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Press Release

Honoring the Dead by Making Schools a Safe and Supportive Environment for Transgender Youth

November 19, 2010

Honoring the Dead by Making Schools a Safe and Supportive Environment for Transgender Youth

Los Angeles, Calif. -- The Rainbow Rights Project of the Learning Rights Law Center joins the people across the world in observing the Transgender Day of Remembrance on November 20, 2010. All across the world individuals are participating in vigils to remember and honor each of the transgender people killed over the past year as a result of hatred, fear and bigotry. In this year, more than most in recent memory, it is especially poignant given the rash of LGBT teen suicides throughout the country.

"An essential element to ensuring that transgender people are no longer the targets of violent hate crimes is making our schools a safe and supportive environment that affirms transgender youth and models respect and appreciation for diversity to all students is," declares Learning Rights Law Center Executive Director Janeen Steel.

Transforming school environments into safe and supportive places for transgender students is one of the key goals of the Rainbow Rights Project at the Learning Rights Law Center (www.learningrights.org). Unfortunately, over this past year, the Rainbow Rights Project received calls from around the country because school districts were refusing to provide the most basic accommodations for the transgender students attending their schools, denying those students equal access to education and placing them at an unnecessarily high risk of being bullied and harassed. Those calls were coupled with stories and statistics detailing the hostile and unsafe environment transgender youth must face each day in order to obtain an education, a right protected in nearly every state constitution in the United States. The detrimental effects of those environments can significantly alter the life trajectory of a transgender student, often placing transgender students far from where they had hoped to be.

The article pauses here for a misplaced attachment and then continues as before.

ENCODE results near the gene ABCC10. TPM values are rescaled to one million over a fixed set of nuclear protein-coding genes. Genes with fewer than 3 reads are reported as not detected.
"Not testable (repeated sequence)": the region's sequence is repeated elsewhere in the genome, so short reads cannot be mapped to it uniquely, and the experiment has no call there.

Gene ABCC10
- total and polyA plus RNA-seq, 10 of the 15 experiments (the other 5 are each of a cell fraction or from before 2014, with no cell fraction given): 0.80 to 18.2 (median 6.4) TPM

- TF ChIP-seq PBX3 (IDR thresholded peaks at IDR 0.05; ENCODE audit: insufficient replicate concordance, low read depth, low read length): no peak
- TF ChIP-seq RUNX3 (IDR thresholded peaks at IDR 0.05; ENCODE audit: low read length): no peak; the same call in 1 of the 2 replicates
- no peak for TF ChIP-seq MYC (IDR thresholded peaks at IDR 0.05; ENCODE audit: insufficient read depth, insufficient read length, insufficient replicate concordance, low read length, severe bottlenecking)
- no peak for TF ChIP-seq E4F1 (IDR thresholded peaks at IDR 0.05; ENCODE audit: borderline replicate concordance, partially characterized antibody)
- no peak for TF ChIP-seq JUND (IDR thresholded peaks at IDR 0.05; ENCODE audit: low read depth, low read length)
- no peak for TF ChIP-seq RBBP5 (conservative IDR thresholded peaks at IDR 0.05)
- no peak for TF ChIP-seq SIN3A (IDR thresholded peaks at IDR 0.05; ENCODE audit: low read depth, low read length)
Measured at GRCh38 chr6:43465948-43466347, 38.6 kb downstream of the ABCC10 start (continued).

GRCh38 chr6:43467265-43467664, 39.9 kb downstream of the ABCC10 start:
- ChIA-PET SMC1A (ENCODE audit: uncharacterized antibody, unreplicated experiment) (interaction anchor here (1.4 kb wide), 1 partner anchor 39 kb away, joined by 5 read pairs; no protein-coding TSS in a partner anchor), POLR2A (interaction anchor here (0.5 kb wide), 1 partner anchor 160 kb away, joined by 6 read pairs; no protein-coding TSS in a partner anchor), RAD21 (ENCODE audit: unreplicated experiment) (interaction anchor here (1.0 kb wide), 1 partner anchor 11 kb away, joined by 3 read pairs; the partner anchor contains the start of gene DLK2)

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"When schools fail to appropriately accommodate the needs of transgender youth and do not respond effectively to incidents of harassment, the result is a class of students who believe that mistreating transgender people is acceptable," explained Asaf Orr, the staff attorney that directs the Rainbow Rights Project. Echoing that concern, Ms. Steel stated that "schools have a duty not only to educate their students in academic areas, but also to teach them the skills to become contributing members of society. By disregarding the needs of transgender students, schools are not performing that critical role." Mr. Orr added that "equally concerning is that the years of mistreatment experienced by transgender students often result in those students dropping out of school, ending up in the juvenile justice system, or not being academically, socially and emotionally prepared to pursue their career goals." "Consequently, we have a group of people in our society that is prevented from living up to their full potential simply because of who they are, repeating the same type of discrimination that plagued prior generations," concurred Ms. Steel.

On this very special day, the Rainbow Rights Project of the Learning Rights Law Center reiterates its commitment to representing transgender youth in education-related matters. The Rainbow Rights Project goal is simple -- to ensure that school districts affirm the transgender students in their district and take proactive measures to foster a safe and supportive environment that allows all students equal access to education. Through the Rainbow Rights Project's advocacy efforts, the project hopes to shift the next generation's attitude towards transgender people so that transgender people are accepted, affirmed and appreciated as an equal part of the diversity of humankind.

The Rainbow Rights Project provides representation to youth in education-related matters who are being denied their right to an education on the basis of their sexual orientation, gender identity, or that of their parents, whether it is actual or perceived. The Rainbow Rights Project is thankful to the Pride Law Fund, Columbia Public Interest Foundation, and Stanford Public Interest Foundation for their support in making this project a reality.

"The Transgender Day of Remembrance makes us pause as a nation, and look deep within to identify areas of society that still need improvement. In this coming year, we need to focus our attention and efforts on making schools a safe and affirming environment for transgender youth. Without those efforts, we will be ensuring that there will be transgender people to remember each year for the foreseeable future," concluded Mr. Orr.

For further information on the Rainbow Rights Project and the Learning Rights Law Center, please contact Janeen Steel at 213-489-4035.



  
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This article was provided by Learning Rights Law Center.
 
See Also
What Is Happening to Our Children? Musings From Paul Kawata, Head of National Minority AIDS Council
In Wake of LGBT Suicides, GMHC Launches Anti-Homophobia Campaign, "I Love My Boo"
More on Transgender People and HIV/AIDS

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